Much of the technology that goes into aerospace applications is some of the most advanced technology that exists. However, these same systems must also offer the highest level of reliability in what is arguably an extremely difficult environment. For semiconductors a major environmental risk in aerospace applications are the effects of charged particles in the upper atmosphere and space. Charged particles can lead to soft errors, where an IC is not permanently damaged, but its operation is temporarily disrupted leading to unpredictable results. Of course, ICs used in aerospace are hardened to limit the effects of charged particles, but their underlying process technology plays a big role in their susceptibility, especially in the case of FinFETs.
To lower the risk from charged particles, aerospace ICs have tended to use trailing process nodes. However, new nodes offer many attractive characteristics, such as reduced power and higher levels of integration. According to a Siemens EDA white paper, the European Space Agency (ESA) was interested in evaluating various FinFET nodes to determine which ones were the most promising candidates for use in their flight systems. The white paper titled “IROC tapes out aerospace SoC with Aprisa place-and-route” talks about ESA’s work with IROC Technologies to design test chips for evaluating the effects of charged particles on these advanced nodes.
IROC has broad capabilities for designing and testing ICs for quality and reliability. Yet, when ESA approached them to design self-contained test vehicles for FinFET processes they needed to put in place a complete FinFET SOC design flow for 16nm. The test chip design calls for standard cells, memories, complex IP and more. Along with the structures being tested the chip also had to include support circuitry to measure, record and analyze the performance of the test structures. The monitoring blocks had to be completely immune to radiation.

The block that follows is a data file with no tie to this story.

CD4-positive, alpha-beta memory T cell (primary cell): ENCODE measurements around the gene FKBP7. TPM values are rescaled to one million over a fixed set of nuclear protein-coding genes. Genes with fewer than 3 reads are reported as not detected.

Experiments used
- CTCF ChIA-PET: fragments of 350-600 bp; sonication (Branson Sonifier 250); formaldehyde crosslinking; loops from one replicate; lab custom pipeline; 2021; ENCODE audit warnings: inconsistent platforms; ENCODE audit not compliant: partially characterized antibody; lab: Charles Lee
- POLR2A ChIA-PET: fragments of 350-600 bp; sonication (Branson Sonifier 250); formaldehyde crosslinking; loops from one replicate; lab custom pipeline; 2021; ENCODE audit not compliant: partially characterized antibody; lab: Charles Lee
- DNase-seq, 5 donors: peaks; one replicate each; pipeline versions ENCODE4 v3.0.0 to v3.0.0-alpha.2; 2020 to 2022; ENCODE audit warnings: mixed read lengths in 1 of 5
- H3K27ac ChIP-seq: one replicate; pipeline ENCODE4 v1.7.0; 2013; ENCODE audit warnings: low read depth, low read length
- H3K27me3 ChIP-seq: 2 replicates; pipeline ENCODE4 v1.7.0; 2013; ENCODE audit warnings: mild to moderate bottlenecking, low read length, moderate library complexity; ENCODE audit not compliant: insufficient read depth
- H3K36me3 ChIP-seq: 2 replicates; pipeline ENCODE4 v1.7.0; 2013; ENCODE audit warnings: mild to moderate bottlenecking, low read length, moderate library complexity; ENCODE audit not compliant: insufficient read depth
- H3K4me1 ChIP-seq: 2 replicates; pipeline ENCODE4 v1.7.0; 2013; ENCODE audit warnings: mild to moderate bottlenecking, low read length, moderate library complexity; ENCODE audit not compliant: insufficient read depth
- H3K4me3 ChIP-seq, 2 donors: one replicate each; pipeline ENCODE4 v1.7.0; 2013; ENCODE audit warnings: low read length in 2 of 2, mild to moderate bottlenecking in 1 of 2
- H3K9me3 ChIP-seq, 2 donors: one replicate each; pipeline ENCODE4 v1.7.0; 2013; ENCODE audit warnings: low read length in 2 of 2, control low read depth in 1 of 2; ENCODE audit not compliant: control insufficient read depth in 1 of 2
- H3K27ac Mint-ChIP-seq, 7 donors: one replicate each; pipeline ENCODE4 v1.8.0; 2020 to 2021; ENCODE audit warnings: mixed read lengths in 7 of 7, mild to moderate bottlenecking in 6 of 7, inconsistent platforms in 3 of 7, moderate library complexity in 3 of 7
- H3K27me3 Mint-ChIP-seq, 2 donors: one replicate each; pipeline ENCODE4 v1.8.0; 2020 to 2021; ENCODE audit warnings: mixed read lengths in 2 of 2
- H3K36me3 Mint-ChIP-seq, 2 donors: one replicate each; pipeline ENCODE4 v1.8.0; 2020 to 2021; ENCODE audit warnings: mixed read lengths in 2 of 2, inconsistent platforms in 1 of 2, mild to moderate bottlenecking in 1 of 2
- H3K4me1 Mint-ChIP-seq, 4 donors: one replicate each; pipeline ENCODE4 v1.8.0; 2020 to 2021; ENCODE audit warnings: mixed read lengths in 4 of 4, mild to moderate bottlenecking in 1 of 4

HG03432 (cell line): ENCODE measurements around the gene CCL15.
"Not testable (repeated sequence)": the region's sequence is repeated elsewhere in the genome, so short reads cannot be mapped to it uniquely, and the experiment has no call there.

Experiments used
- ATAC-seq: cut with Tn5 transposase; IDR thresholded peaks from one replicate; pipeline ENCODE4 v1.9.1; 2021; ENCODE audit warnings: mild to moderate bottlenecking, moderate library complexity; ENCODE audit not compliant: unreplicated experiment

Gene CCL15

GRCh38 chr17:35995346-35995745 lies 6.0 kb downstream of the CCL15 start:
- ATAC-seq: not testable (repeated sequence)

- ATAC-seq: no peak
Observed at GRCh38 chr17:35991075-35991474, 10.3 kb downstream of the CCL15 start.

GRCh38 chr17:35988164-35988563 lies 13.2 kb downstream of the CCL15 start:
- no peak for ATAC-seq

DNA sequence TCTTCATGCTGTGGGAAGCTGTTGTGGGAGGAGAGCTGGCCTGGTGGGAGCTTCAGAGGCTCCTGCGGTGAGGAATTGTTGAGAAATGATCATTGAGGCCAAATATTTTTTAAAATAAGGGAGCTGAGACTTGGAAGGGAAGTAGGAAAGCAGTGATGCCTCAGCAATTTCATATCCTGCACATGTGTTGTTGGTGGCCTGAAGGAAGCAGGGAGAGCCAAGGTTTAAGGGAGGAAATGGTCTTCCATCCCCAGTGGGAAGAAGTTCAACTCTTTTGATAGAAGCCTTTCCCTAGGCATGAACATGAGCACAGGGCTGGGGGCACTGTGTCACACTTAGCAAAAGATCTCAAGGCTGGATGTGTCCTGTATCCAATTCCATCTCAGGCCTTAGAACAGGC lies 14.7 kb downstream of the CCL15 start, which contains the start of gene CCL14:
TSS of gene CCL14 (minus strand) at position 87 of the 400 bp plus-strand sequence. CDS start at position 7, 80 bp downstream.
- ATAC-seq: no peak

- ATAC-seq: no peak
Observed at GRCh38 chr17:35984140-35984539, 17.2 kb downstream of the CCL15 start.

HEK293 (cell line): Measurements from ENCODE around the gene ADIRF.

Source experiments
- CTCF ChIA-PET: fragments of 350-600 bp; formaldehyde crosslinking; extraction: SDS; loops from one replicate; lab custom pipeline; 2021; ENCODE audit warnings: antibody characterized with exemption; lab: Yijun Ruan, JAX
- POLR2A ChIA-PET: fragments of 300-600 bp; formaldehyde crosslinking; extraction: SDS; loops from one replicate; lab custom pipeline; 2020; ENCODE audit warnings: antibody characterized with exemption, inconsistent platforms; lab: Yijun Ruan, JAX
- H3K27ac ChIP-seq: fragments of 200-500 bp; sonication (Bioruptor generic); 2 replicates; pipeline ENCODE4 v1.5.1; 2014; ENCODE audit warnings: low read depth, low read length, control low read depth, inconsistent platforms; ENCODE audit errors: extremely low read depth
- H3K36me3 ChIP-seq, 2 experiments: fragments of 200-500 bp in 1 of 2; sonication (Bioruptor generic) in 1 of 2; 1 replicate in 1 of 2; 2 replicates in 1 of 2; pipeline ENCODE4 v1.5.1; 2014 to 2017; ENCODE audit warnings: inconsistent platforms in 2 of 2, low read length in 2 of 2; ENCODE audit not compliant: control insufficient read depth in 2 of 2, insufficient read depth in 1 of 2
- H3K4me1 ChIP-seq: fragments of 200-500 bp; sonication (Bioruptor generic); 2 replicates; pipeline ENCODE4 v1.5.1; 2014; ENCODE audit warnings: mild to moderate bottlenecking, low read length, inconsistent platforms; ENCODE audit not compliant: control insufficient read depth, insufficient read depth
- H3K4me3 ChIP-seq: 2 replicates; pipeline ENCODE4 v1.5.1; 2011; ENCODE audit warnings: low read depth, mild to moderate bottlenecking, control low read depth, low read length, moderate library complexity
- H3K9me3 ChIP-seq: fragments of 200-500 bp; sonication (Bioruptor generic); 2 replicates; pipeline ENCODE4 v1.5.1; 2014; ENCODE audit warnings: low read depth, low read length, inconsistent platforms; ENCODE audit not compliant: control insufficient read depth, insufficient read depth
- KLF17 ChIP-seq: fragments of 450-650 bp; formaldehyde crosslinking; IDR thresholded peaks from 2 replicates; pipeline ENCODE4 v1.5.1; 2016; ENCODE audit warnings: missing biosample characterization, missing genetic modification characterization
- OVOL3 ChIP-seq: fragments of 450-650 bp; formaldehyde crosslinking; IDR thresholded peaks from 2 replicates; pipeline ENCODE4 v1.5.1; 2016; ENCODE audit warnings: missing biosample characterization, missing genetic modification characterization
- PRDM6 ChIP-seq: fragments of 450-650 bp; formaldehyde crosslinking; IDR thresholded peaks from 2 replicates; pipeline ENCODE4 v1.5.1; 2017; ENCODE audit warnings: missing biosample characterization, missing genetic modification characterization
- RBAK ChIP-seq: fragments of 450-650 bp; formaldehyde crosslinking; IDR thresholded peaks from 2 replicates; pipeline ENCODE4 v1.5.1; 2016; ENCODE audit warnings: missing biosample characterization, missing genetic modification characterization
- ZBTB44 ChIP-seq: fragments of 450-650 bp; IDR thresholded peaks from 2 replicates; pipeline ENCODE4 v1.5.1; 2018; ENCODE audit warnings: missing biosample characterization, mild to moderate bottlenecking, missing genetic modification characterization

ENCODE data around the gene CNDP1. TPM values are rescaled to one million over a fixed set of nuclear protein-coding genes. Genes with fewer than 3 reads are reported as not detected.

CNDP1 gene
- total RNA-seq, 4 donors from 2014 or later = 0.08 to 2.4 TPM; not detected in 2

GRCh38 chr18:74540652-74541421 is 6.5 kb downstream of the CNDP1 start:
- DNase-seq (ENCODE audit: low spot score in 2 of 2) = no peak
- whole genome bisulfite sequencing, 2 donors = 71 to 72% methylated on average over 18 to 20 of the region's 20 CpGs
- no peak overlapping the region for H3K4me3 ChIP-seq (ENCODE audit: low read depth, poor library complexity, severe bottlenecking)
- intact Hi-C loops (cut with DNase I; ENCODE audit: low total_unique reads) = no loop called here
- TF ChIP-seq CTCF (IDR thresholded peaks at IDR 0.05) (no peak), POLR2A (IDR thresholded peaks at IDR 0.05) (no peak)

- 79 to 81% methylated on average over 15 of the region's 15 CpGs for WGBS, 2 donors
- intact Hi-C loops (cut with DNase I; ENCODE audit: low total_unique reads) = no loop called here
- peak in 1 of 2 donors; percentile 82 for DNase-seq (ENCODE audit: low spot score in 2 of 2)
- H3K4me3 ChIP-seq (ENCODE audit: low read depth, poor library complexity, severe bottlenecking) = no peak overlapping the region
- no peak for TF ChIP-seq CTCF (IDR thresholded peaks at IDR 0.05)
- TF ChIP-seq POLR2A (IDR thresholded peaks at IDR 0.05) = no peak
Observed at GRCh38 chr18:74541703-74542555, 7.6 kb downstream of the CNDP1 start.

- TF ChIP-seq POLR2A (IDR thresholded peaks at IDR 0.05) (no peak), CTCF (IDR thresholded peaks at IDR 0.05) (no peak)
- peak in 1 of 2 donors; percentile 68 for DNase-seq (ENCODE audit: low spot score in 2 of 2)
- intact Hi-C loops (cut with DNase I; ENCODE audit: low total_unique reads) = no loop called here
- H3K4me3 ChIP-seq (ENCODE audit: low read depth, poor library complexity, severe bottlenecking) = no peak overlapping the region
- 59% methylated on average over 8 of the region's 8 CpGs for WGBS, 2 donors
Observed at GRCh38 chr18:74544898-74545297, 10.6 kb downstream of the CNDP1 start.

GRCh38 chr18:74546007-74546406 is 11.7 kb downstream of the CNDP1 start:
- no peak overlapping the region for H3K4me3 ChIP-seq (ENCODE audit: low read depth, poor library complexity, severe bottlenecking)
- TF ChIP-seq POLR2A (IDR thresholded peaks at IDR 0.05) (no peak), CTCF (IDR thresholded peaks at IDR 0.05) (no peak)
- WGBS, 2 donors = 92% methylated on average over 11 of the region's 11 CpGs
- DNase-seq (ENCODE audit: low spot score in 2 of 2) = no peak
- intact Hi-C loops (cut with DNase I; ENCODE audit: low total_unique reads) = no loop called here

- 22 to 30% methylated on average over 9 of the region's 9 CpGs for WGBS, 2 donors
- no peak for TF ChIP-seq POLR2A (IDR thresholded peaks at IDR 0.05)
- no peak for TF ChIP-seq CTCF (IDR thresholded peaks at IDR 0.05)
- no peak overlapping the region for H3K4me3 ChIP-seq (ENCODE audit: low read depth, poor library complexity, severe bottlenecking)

Like many companies looking for tools to set up their flow, IROC started looking at the tools qualified for the targeted TSMC N16 FinFET process. They were of course familiar with Calibre, but also saw that Siemens’ Aprisa place and route solution was included as well. IROC decided to proceed with using Aprisa for this project. Their initial decision, guided by Aprisa’s integration with other Siemens tools and tools from other vendors, was affirmed once they saw how intuitive and easy Aprisa was to set up and use. IROC used the reference flow provided by the Aprisa support team to go through their rapid learning process. One example of this smooth bring-up was the ease of setting up Aprisa to use the TSMC PDK for their process.
IROC started with the design partitioning step using a combination of custom and RTL based blocks. Aprisa let them generate the Liberty and layout views necessary for floor planning and chip assembly. Within a few days of setting up the flow they had completed first pass placement. The built-in timing analysis engine only required a few lines of Tcl to give them timing feedback that correlated well with their final sign off tools.
In the white paper IROC said they were pleased with the quick turnaround of the detail-route-centric design results provided by Aprisa’s multithreading capability. According to the white paper IROC saw high quality results that reduced the need for iterations to achieve design closure. In only three months IROC went from tool installation all the way through to a successful tapeout. For a FinFET process this is a remarkable achievement. They were able to use the silicon to perform the targeted reliability analysis for ESA. The aggressive schedule for the project meant that IROC made the decision to proceed with Aprisa without a traditional evaluation. Their assessment that the Aprisa would perform well for their project appears to have been well founded. No doubt the reputation that Siemens has earned for its EDA tools played a large factor in this decision. Aprisa is also certified down to TSMC N6 and is in the process of gaining certification for TSMC N5 and N4. The white paper is available for download on the Siemens EDA website.